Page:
"My pastor's heart breaks for the families of those who died today," Edgar said in a statement released April 16. "I pray for them and for those who witnessed the unspeakable violence that destroyed the peace of a spring day on a scenic campus at the foot of the Blue Ridge Mountains of southwestern Virginia."


A former U.S. congressman, Edgar said faith leaders have frequently spoken up about the epidemic of gun violence. "Despite repeated calls from faith and community leaders to Congress and Presidents, nothing ever seems to get done to stem the tide," he said.


"How many more will have to die before we say enough is enough? How many more senseless deaths will have to be counted before we enact meaningful firearms control in this country? How many more of our pastors, rabbis and imams will have to preside over caskets of innocent victims of gun violence because a nation refused to stop the proliferation of these small weapons of mass destruction?"


Edgar pointed to the National Council of Churches' 1967 policy calling for firearms control and a March 2000 interfaith campaign urging an end to the epidemic of gun violence.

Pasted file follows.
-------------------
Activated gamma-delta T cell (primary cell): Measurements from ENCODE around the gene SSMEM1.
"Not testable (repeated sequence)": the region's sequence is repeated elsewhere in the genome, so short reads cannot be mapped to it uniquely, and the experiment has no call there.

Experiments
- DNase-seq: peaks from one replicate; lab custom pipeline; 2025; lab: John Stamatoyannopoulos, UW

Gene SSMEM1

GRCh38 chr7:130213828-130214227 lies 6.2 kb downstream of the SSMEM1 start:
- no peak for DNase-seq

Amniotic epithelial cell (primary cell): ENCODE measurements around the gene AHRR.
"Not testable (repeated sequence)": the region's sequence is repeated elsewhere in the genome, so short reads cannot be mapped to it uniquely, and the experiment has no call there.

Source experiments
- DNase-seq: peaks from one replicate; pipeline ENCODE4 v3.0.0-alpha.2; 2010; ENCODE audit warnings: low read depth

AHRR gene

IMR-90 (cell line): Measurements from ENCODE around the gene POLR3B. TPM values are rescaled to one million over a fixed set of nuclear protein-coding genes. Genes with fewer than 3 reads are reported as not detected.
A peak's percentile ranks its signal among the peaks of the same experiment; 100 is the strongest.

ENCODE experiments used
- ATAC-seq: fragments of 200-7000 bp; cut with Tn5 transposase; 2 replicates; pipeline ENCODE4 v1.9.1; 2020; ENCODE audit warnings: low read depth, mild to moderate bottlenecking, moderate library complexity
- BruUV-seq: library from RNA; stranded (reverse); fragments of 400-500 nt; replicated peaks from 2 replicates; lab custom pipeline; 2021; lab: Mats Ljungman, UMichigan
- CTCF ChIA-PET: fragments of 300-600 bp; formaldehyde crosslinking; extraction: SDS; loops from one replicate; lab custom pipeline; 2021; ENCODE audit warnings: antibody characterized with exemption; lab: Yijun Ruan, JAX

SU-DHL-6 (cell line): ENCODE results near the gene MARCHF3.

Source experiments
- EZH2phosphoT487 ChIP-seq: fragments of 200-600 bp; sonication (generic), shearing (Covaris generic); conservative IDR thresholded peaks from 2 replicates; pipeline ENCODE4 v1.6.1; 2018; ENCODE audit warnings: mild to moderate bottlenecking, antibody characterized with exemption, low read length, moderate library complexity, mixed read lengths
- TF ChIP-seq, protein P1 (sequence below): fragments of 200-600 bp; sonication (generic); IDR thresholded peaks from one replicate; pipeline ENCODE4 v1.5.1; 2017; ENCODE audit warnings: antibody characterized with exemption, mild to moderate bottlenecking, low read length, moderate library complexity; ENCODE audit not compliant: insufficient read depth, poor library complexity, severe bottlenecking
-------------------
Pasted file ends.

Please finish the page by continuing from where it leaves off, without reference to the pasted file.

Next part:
"The escalation of gun violence compels us to call for an end to the manufacture and easy distribution of such instruments of destruction," Edgar said in 2000, reiterating that statement after the Virginia Tech shootings.


Concern around the world

The Rev. Samuel Kobia, a Methodist from Kenya who serves as chief executive of the World Council of Churches, pointed out that disbelief and grief over the sorrowful tragedy in Virginia must translate into action.


"Today and in the days to come, national leaders, state leaders and the gun lobby across the USA must hear more than the latest outburst of anger at violence in America," he said in an April 16 statement. "They must also begin to understand the rising frustration among concerned citizens and governments around the world.


"The World Council of Churches has 347 member churches in over 100 countries. For many of them the news from Virginia today is little different than the news from Darfur yesterday and the news from Iraq tomorrow. They see wanton killings, the indiscriminate use of armed force and the widespread availability of deadly weapons."


Kobia noted that U.S. arms manufacturing and arms sales policies have violent consequences abroad as well as in the United States. He called for firm controls on the small arms trade.


"We are all Virginians in our sympathy, but many people around the world are also Virginians in their vulnerability to the misuse of unregulated guns," he said. "Each day, about 1,000 of them die from gun violence and many more are injured."


The Rev. Randy Day, chief executive of the United Methodist Board of Global Ministries, said the Virginia Tech carnage shows the impact of violence on families and society in general.


"The rampage in Blacksburg offers further indication of too many guns, too freely available in this country and around the world," Day said.